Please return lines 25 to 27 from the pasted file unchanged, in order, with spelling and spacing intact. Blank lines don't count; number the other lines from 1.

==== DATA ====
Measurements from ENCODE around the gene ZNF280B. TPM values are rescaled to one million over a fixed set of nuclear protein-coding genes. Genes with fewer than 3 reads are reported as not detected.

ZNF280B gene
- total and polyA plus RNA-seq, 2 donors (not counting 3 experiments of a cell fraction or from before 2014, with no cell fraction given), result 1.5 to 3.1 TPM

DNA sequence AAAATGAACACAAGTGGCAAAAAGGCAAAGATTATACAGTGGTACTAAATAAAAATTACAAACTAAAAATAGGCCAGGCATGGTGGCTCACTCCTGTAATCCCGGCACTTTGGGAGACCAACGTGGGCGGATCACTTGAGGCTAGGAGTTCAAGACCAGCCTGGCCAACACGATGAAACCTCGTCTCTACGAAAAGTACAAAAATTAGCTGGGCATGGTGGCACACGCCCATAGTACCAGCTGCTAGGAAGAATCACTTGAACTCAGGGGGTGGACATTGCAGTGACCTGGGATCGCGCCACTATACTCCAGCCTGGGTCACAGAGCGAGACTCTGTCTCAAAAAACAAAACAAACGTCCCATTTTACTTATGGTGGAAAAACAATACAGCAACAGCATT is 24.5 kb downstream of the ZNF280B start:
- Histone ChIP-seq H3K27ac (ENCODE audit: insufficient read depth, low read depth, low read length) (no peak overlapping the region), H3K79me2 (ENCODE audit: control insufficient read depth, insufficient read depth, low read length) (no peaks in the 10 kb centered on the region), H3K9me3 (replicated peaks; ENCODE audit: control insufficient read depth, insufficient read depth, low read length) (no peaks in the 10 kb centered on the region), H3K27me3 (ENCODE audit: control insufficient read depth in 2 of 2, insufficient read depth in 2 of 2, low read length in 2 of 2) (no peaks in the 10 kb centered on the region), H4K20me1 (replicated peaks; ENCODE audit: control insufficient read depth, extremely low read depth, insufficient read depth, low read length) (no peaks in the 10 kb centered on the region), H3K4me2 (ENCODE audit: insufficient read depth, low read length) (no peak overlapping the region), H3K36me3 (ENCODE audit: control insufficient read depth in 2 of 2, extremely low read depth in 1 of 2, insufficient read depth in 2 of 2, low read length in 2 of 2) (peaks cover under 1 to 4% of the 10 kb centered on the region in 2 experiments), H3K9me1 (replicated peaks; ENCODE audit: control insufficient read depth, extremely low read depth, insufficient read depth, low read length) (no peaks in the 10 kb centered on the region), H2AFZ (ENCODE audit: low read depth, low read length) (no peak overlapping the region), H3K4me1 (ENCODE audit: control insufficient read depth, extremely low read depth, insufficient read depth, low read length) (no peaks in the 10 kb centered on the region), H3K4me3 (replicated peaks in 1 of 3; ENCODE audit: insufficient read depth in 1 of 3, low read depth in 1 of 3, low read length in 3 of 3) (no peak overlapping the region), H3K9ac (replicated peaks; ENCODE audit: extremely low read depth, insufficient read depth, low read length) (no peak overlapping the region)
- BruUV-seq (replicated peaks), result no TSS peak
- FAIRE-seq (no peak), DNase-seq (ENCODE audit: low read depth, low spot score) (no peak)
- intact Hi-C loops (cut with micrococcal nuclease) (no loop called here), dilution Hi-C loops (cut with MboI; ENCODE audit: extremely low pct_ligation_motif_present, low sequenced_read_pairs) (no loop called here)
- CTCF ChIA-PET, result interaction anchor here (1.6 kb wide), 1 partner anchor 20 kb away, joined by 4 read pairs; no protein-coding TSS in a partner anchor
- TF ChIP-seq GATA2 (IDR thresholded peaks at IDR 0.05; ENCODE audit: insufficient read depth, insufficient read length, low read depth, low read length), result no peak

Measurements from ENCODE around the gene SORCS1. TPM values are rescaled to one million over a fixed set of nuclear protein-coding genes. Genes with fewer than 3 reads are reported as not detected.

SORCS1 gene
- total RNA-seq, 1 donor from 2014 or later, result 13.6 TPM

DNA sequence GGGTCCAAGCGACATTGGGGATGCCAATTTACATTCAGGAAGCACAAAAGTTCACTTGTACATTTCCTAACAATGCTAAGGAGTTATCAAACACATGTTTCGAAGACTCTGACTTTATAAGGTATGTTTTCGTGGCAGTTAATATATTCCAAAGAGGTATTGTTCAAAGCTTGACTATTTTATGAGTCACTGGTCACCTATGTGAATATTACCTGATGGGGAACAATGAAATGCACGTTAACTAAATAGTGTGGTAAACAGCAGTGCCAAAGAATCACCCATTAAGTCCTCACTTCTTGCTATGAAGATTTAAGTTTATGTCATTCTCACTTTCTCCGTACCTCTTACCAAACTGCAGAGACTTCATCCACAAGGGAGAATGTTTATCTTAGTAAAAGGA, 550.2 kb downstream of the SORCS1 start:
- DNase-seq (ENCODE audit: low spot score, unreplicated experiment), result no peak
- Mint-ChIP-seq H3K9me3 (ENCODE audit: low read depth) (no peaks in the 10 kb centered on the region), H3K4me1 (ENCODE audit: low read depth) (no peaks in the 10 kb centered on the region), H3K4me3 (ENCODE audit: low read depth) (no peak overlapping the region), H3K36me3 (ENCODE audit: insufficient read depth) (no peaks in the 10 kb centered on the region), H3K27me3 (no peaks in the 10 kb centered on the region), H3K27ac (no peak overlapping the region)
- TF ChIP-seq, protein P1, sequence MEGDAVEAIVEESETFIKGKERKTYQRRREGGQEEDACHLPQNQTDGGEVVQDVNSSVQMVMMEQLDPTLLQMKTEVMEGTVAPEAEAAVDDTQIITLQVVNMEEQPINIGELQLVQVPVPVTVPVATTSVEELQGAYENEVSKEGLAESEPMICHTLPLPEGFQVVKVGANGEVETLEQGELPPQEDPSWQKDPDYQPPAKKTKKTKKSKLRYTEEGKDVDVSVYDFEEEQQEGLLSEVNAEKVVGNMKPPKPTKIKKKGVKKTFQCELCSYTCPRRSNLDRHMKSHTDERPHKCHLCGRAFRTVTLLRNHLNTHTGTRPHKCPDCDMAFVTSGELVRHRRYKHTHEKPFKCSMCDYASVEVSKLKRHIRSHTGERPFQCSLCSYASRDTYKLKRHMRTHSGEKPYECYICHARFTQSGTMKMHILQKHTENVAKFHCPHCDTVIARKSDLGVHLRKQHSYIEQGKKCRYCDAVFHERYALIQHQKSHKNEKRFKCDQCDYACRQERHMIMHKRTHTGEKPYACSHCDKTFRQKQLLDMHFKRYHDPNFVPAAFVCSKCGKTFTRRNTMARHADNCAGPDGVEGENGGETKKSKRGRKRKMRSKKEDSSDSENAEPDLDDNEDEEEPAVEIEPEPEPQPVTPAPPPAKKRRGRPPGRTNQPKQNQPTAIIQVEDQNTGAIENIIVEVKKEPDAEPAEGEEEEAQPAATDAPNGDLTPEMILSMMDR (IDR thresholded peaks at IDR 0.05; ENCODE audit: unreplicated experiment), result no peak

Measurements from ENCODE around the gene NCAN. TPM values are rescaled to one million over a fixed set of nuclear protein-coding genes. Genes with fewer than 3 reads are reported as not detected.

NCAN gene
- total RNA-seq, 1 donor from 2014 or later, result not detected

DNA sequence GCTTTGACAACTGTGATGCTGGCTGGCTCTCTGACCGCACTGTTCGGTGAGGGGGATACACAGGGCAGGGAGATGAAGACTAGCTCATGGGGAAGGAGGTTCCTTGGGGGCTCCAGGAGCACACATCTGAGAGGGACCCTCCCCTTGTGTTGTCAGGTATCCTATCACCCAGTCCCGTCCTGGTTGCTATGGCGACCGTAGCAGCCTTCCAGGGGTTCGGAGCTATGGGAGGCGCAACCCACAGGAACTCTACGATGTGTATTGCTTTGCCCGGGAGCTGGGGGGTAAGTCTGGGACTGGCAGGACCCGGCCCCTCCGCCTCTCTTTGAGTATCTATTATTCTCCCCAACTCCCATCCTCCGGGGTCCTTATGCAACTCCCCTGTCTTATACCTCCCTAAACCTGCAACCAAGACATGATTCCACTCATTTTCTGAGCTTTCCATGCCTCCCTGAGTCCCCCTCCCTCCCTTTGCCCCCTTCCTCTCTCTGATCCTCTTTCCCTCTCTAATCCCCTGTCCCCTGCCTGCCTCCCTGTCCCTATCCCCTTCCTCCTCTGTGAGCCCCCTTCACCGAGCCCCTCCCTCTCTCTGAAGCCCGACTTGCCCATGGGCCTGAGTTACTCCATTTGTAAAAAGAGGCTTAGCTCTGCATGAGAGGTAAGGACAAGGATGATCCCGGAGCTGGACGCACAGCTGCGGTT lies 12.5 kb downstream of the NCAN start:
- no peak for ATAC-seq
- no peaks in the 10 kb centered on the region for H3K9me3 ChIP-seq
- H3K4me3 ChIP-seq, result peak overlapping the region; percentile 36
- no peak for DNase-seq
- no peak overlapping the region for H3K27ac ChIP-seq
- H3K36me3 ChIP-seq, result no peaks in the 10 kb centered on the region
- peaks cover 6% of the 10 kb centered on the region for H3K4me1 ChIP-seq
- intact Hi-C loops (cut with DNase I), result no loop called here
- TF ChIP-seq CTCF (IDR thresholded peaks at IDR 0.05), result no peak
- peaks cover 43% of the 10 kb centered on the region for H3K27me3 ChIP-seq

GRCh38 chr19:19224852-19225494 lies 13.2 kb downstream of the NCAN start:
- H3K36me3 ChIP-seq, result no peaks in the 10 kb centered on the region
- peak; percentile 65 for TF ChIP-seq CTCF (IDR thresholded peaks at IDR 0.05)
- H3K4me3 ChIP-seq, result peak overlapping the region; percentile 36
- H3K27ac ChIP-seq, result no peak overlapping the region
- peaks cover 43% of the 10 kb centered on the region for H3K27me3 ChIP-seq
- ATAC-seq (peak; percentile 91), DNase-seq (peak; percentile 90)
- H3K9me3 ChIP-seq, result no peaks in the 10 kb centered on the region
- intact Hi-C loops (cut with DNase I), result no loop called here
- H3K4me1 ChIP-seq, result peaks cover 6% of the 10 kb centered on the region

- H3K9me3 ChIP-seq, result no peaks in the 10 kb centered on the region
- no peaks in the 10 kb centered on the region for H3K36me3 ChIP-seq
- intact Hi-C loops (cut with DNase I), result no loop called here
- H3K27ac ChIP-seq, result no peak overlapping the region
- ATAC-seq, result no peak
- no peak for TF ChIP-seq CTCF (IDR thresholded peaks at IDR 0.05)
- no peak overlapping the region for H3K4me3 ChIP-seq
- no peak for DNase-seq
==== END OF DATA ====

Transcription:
- no peak for DNase-seq
- no peak overlapping the region for H3K27ac ChIP-seq
- H3K36me3 ChIP-seq, result no peaks in the 10 kb centered on the region